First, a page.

The regulations were brought in after mass pro-democracy protests in 2019 with Beijing saying it would bring stability to the region but critics say it has been used to silence dissent.
Some of those ordered to report to the police helped run an unofficial “primary” election last June to pick opposition candidates for 2020 elections which were then postponed.
Hong Kong police said in a statement: “Police this afternoon laid a charge against 47 persons...with one count of ‘conspiracy to commit subversion’.”
The 39 men and eight women, aged between 23 and 64, are scheduled to appear before West Kowloon Magistracy on Monday.
Among them is journalist-turned activist Gwyneth Ho who previously described the national security law as an attempt “to silence the political voices in Hong Kong”
Earlier this month, Foreign Secretary Dominic Raab put diplomatic pressure on the United Nations to respond to China’s “appalling treatment” of people in Hong Kong.
It comes amid heightened tensions between Britain and China after Beijing banned BBC World News in retaliation after broadcast regulator Ofcom stripped state TV channel China Global Television Network of its UK broadcasting licence.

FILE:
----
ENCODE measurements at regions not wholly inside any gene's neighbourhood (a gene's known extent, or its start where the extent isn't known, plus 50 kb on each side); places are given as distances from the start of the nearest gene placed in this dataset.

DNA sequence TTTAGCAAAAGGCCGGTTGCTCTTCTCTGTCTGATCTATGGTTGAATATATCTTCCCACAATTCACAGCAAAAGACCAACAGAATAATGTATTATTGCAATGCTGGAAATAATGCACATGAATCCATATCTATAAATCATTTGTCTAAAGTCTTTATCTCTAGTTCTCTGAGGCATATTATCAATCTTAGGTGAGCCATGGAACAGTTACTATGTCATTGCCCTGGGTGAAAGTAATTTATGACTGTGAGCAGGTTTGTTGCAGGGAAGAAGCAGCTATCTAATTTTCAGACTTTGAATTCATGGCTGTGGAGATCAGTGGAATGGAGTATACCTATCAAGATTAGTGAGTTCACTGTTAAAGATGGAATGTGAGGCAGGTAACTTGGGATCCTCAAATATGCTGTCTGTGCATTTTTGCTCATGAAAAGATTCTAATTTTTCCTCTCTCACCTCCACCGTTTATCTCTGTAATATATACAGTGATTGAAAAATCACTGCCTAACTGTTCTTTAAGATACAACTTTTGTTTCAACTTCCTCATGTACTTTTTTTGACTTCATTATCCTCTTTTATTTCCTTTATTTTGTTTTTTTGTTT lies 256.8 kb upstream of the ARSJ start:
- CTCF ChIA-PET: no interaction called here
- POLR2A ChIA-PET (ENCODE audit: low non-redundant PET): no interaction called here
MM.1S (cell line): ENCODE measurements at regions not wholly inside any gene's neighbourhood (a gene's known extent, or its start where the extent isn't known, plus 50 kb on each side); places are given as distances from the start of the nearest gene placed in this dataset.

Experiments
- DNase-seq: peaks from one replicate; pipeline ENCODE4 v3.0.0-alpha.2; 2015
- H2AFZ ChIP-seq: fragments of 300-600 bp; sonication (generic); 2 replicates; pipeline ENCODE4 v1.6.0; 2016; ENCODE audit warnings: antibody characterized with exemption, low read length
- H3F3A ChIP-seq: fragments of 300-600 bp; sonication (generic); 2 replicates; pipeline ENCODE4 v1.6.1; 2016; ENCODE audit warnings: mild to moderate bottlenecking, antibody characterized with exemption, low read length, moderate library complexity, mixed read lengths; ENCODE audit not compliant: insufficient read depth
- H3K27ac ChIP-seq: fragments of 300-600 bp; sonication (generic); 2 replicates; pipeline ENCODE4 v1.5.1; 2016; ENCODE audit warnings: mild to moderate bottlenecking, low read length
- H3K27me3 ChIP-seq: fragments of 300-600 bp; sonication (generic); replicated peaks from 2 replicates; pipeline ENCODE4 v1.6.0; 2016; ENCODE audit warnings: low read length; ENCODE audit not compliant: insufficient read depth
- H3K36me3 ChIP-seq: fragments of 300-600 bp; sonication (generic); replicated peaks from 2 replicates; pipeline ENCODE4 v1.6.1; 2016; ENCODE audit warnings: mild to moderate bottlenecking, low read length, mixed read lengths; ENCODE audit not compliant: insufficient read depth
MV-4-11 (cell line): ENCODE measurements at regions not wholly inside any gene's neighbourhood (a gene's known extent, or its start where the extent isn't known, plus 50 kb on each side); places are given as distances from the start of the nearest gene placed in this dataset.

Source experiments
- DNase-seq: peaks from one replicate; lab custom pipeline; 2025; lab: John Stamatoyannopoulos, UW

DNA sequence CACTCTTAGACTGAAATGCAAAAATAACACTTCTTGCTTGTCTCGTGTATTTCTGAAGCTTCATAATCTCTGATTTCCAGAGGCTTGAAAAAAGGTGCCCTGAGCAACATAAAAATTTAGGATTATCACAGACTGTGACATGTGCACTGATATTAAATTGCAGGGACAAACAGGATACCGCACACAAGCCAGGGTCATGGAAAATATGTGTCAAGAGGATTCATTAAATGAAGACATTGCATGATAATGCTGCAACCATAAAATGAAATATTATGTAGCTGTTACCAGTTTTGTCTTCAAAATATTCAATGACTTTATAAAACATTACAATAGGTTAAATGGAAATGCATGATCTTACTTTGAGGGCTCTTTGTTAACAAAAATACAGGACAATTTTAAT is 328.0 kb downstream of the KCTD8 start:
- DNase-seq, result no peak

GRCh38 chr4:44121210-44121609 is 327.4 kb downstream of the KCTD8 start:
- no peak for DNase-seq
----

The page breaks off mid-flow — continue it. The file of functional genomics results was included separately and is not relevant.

The UK last year also banned technology giant Huawei from being used in the country’s 5G communications network out of fears it could be used by the Chinese government to spy on Britain.
Addressing the UN Human Rights Council, he said “no-one can ignore the evidence any more” of a deteriorating human rights situation in China and called for international action.
In his online speech, Mr Raab said people’s rights in Hong Kong are being “systematically violated” and that the national security law is a “clear breach of the Sino-British Joint Declaration” that is having a “chilling effect on personal freedoms”.
“Free and fair legislative elections must take place, with a range of opposition voices allowed to take part,” he urged.